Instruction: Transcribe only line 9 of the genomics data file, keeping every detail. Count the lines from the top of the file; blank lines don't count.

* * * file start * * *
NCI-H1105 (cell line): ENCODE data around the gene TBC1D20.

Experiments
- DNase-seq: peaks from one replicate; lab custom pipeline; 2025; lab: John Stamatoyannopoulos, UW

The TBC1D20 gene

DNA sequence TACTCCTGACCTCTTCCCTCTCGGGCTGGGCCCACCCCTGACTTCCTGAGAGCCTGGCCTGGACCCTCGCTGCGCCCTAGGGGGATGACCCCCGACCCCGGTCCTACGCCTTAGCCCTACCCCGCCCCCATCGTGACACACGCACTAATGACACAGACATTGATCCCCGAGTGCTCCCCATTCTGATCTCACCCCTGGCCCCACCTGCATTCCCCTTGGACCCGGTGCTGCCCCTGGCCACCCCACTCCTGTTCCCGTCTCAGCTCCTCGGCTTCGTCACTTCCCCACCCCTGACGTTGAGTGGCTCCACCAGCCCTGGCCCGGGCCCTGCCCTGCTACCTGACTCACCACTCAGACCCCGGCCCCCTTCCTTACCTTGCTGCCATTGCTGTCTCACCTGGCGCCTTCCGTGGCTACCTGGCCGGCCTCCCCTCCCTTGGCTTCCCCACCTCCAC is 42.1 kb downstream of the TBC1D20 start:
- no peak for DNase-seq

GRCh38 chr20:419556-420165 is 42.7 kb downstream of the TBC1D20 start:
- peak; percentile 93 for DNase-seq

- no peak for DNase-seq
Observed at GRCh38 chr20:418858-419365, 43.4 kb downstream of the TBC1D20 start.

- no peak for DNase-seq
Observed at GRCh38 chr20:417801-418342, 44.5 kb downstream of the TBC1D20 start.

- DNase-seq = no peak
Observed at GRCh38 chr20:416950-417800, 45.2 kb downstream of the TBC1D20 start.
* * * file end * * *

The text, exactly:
- no peak for DNase-seq